During the 1970s, widespread concerns about the safety of the older pertussis vaccine led to a rapid fall in immunization levels in the United Kingdom. More than 100,000 cases and 36 deaths due to pertussis were reported during an epidemic in the mid 1970s. In Japan, pertussis vaccination coverage fell from 80 percent in 1974 to 20 percent in 1979. An epidemic occurred in 1979, resulted in more than 13,000 cases and 41 deaths.
Pertussis cases occur throughout the world. If we stopped pertussis immunizations in the U.S., we would experience a massive resurgence of pertussis disease. A study* found that, in eight countries where immunization coverage was reduced, incidence rates of pertussis surged to 10 to 100 times the rates in countries where vaccination rates were sustained.
*Reference for study: Gangarosa EJ, et al. Impact of anti-vaccine movements on pertussis control: the untold story. Lancet 1998;351:356-61.
This section last updated September 2013.
Before pneumococcal conjugate vaccine became available for children, pneumococcus caused 63,000 cases of invasive pneumococcal disease and 6,100 deaths in the U.S. each year. Many children who developed pneumococcal meningitis also developed long-term complications such as deafness or seizures. Since the vaccine was introduced, the incidence rate of invasive pneumococcal disease in children has been reduced by about 85%. Pneumococcal conjugate vaccine also reduces spread of pneumococcus from children to adults. In 2011 alone, there were 35,000 fewer cases of invasive pneumococcal disease caused by strains included in the vaccine, including 21,000 fewer cases in children and adults too old to receive the vaccine. If we were to stop immunization, we would likely soon return to the pre-vaccine numbers of invasive pneumococcal disease cases and deaths.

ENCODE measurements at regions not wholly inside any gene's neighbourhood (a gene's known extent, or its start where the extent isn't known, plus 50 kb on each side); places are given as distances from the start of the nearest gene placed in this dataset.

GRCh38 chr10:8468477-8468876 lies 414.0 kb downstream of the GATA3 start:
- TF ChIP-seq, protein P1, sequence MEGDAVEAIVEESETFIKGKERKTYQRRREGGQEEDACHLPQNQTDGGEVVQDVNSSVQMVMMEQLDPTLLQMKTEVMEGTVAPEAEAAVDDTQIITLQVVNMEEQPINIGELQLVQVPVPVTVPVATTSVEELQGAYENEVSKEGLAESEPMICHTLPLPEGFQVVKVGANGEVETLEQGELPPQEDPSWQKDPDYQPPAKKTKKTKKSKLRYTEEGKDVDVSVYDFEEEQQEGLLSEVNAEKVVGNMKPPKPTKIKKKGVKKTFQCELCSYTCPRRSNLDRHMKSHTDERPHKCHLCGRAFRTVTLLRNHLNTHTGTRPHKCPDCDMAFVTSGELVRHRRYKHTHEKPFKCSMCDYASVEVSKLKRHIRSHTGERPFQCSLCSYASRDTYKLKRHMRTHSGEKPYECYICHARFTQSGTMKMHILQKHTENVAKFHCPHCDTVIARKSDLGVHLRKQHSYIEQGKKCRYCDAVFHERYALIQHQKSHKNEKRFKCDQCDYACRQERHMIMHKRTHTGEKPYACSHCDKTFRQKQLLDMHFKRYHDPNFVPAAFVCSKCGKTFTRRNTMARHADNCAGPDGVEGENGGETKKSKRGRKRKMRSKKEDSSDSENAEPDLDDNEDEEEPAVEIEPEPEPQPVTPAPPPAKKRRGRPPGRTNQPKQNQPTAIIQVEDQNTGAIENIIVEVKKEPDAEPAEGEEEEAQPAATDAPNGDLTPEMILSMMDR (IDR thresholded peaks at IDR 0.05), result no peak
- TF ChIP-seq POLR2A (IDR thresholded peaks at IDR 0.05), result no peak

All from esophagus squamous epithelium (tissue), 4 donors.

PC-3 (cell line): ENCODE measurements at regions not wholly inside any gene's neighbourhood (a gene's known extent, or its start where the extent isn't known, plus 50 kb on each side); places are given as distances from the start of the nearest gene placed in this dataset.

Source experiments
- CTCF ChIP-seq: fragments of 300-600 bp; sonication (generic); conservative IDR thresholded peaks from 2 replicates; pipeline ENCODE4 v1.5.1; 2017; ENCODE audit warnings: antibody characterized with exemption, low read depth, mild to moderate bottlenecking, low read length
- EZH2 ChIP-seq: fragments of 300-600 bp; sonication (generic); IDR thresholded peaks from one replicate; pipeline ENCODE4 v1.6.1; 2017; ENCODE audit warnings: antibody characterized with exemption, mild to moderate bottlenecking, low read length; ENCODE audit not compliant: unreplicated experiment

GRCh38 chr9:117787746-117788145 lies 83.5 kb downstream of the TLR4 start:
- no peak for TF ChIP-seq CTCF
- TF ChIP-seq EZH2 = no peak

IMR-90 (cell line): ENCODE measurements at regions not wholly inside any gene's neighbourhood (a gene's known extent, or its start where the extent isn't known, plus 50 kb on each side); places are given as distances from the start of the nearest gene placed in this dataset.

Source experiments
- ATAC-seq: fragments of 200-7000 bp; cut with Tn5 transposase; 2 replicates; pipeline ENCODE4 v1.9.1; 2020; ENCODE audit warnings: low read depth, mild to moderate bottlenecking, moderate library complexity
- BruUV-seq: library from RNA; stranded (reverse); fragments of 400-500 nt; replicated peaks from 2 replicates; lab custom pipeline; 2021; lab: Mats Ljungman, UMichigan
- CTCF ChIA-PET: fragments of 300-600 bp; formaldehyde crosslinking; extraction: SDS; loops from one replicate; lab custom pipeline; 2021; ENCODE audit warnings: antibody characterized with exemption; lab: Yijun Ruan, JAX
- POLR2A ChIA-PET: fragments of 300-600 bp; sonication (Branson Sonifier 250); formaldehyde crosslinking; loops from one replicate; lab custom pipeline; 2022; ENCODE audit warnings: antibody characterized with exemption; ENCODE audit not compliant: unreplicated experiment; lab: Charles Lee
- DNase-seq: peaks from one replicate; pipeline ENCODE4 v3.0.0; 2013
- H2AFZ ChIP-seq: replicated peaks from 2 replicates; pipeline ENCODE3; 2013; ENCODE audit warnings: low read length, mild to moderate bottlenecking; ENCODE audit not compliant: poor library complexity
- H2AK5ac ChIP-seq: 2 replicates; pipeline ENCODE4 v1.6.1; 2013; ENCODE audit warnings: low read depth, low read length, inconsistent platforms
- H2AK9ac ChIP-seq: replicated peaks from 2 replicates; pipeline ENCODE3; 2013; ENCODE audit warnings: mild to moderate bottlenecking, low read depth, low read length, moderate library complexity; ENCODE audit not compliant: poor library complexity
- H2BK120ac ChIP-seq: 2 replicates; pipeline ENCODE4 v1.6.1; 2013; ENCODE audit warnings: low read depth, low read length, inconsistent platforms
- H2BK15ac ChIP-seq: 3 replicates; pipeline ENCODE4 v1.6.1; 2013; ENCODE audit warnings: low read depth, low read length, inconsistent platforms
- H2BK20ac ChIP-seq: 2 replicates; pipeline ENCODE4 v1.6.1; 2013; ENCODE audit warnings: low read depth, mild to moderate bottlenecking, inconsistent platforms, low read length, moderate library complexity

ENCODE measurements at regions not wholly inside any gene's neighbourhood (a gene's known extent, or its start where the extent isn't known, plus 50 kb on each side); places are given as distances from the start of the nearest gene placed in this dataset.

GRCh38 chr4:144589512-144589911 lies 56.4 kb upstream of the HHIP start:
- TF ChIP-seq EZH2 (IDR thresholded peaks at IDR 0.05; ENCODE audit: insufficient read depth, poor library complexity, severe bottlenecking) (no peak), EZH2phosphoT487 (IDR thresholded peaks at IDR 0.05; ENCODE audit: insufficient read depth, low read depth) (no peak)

This section last updated Jun 2013.
While rubella is usually mild in children and adults, up to 90 percent of infants born to mothers infected with rubella during the first trimester of pregnancy will develop congenital rubella syndrome (CRS), resulting in heart defects, cataracts, mental retardation, and deafness.
In 1964-1965, before rubella immunization was used routinely in the U.S., there was an epidemic of rubella that resulted in an estimated 20,000 infants born with CRS, with 2,100 neonatal deaths and 11,250 miscarriages. Of the 20,000 infants born with CRS, 11,600 were deaf, 3,580 were blind, and 1,800 were mentally retarded.
Due to the widespread use of rubella vaccine, only six CRS cases were provisionally reported in the U.S. in 2000. Because many developing countries do not include rubella in the childhood immunization schedule, many of these cases occurred in foreign-born adults. Since 1996, greater than 50 percent of the reported rubella cases have been among adults. Since 1999, there have been 40 pregnant women infected with rubella.
If we stopped rubella immunization, immunity to rubella would decline and rubella would once again return, resulting in pregnant women becoming infected with rubella and then giving birth to infants with CRS.